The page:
Saturday, December 17, 2011

students and their mental health

There was an interesting article earlier this week in the Wall Street Journal, on mental health concerns in college students. It's no secret that mental illness often has an onset in the late teens and early twenties. It's also not a surprise that there are significant stressors associated with college (or graduate school), including being in a new environment w/ a different (possibly much smaller) social support structure, the pressure to succeed academically, the need to budget time much more self-sufficiently than at previous stages of life, and simple things like lack of sleep. As a result, sometimes as a faculty member you come across students who have real problems.

In undergrads, often these issues manifest as persistent erratic or academically self-destructive behavior (failure to hand in assignments, failure to show up for exams). Different faculty members have various ways to deal with this. One approach is to be hands-off - from the privacy and social boundaries perspective, it's challenging to inquire about these behaviors (is a student just having a tough time in college or in a particular class, or is a student afflicted with a debilitating mental health issue, or are is the student somewhere on the continuum in between). The sink-or-swim attitude doesn't really sit well with me, but it's always a challenge to figure out the best way to handle this stuff.

In grad students, these issues can become even more critical - students are older, expectations of self-sufficiency are much higher, and the interactions between faculty and students are somewhere between teacher/student, boss/employee, and collaborator/collaborator. The most important thing, of course, is to ensure that at the end of the day the student is healthy, regardless of degree progress. If the right answer is that a student should take time off or drop out of a program for treatment or convalescence, then that's what has to happen. Of course, it's never that simple, for the student, for the advisor, for the university.

Anyway, I suggest reading the WSJ article if you have access. It's quite thought-provoking.


Anonymous said...

This is a particularly tricky issue for international students since they need to be enrolled full-time during the two long semesters or otherwise they are out of immigration status. It's not like it's the end of the world since the student can regularize the status but not before a long administrative and stressful process that will only add to the already stressed student. I know quite a few international grad students that would've taken a semester off if it hadn't been for visa issues.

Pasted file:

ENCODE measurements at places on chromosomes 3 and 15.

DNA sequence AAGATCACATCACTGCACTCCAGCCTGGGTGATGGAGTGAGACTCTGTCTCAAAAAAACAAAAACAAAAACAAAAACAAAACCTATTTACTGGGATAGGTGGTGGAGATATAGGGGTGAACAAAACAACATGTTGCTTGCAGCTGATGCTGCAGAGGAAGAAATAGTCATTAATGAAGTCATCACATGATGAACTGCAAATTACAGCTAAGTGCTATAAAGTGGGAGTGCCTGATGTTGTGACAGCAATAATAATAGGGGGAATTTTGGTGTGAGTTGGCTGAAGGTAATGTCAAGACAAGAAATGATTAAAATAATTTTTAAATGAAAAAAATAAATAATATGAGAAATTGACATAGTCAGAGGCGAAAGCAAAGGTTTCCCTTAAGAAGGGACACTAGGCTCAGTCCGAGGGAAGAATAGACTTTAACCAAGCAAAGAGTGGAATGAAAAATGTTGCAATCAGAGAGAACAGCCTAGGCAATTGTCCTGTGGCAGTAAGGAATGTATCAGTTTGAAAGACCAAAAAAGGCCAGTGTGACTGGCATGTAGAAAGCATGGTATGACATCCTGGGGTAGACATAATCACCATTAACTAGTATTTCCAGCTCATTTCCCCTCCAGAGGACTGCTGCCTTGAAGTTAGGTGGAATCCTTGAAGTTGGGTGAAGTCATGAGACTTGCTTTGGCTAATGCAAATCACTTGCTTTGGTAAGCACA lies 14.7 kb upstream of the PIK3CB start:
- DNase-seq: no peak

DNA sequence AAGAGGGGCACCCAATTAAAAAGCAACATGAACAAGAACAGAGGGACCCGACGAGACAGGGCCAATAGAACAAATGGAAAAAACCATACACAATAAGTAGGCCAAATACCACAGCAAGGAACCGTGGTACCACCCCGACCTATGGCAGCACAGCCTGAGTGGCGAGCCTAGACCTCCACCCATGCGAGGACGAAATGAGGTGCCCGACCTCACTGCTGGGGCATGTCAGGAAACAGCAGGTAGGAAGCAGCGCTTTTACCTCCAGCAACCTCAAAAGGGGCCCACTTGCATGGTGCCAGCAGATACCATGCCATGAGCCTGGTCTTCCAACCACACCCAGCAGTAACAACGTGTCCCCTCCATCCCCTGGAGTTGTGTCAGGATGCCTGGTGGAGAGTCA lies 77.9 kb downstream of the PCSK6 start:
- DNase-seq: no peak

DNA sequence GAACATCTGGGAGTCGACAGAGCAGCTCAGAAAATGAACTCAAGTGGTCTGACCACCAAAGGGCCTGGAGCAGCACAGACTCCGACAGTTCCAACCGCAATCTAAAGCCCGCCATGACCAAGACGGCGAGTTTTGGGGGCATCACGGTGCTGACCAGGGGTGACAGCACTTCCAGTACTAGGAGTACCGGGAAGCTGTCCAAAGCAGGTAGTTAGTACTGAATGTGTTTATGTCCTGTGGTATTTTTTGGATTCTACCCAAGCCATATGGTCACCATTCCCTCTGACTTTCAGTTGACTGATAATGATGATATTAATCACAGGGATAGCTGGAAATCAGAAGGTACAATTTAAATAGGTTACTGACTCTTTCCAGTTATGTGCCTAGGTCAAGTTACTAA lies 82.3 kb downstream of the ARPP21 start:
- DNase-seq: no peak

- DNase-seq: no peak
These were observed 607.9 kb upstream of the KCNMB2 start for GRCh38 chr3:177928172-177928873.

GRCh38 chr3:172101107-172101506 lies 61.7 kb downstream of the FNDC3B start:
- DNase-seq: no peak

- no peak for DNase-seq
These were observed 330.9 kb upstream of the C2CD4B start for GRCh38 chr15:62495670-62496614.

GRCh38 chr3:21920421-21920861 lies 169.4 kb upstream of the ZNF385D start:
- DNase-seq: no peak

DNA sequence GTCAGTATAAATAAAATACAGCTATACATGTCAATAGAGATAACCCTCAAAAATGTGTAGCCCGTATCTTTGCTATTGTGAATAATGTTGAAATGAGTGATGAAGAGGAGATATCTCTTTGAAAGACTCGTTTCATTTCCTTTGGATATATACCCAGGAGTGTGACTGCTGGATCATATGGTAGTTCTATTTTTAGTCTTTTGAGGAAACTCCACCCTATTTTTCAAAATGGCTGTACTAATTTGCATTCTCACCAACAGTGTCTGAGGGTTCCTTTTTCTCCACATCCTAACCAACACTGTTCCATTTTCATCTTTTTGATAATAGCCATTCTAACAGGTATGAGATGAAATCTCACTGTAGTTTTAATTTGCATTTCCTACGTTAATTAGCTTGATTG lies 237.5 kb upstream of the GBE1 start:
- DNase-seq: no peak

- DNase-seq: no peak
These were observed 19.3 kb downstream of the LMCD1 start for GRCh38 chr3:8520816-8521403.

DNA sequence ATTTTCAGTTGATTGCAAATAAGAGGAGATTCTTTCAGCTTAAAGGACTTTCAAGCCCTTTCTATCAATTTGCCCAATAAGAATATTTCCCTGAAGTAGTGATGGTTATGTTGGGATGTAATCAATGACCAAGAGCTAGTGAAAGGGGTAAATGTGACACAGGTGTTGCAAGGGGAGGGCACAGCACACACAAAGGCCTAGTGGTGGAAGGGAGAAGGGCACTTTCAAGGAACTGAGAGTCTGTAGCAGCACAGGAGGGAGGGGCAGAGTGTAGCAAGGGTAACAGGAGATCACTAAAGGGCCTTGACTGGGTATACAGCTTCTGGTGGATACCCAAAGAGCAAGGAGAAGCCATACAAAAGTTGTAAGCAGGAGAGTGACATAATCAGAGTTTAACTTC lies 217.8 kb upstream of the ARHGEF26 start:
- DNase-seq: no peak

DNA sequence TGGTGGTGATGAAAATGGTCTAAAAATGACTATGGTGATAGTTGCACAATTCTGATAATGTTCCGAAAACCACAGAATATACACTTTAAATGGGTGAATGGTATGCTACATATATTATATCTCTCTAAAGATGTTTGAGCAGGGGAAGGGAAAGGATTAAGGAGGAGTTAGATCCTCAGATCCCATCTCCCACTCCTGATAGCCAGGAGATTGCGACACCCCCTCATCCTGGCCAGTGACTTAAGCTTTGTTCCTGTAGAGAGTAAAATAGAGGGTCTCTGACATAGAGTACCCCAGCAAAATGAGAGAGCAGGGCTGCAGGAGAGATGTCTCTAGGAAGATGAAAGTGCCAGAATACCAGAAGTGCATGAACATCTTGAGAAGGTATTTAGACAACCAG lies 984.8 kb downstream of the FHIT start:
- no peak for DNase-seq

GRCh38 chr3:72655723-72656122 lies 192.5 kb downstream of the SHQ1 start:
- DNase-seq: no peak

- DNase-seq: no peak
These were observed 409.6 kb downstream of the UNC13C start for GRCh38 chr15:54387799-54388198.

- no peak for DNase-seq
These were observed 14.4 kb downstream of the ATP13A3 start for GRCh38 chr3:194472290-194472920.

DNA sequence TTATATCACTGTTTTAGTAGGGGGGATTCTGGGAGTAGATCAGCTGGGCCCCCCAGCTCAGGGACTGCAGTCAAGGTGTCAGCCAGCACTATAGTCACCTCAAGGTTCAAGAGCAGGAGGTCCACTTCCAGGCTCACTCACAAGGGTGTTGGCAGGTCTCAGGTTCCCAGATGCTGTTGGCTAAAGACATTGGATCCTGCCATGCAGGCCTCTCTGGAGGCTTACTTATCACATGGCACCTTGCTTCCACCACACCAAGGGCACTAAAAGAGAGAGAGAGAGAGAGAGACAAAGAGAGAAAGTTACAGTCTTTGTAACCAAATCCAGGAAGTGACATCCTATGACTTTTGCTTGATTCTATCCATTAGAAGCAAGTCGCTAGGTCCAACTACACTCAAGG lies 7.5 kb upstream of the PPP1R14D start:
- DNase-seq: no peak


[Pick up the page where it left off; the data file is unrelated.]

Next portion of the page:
Douglas Natelson said...

Anon, I agree. Moreover, international students are under considerably extra stress. They're often thousands of miles from home, in a country with a different culture and language, and making friends can be hard. I'm no expert, but it wouldn't surprise me if some people on the continuum between healthy and debilitatingly ill can go either way, depending on their stress and social support structure. (Other people have biochemical imbalances, etc., that unfortunately lead to serious symptoms even under the best of circumstances.)

Lauren Heilbrunn said...

I definitely agree that college is a stressful time and I read the WSJ article last week, having a hard time believing that mental health issues could be considered an unacceptable excuse. They are so pervasive, and really do influence performance in school. I found out about this great website, which helps college students deal with some of the typical college stresses before they get pervasive. This in addition to a movement for psychological first responders can be really valuable!

Carl Brannen said...

The good news is that Obama's health care plan mandates coverage for mental health for graduate student health insurance. The bad news is that this substantially increases the cost of the plan and my university, Washington State, is likely to cancel the coverage or charge students for it (as the state does not have the money):

Douglas Natelson said...

lheilbrunn, the challenge is in figuring out where the dividing line is between mental health issues and the flaky end of the distribution of personalities. I hope that all reasonable people would agree that genuine mental health issues are a legitimate medical excuse. (Though that still raises the question about how to handle them. For example, I can't just excuse missed assignment after missed assignment - it would be much better for a student to take a medical withdrawal in that situation.)

Carl, you bring up a very important issue. I wish I had some good insights into how better to handle the insurance challenges associated w/ mental health in particular and grad school in general.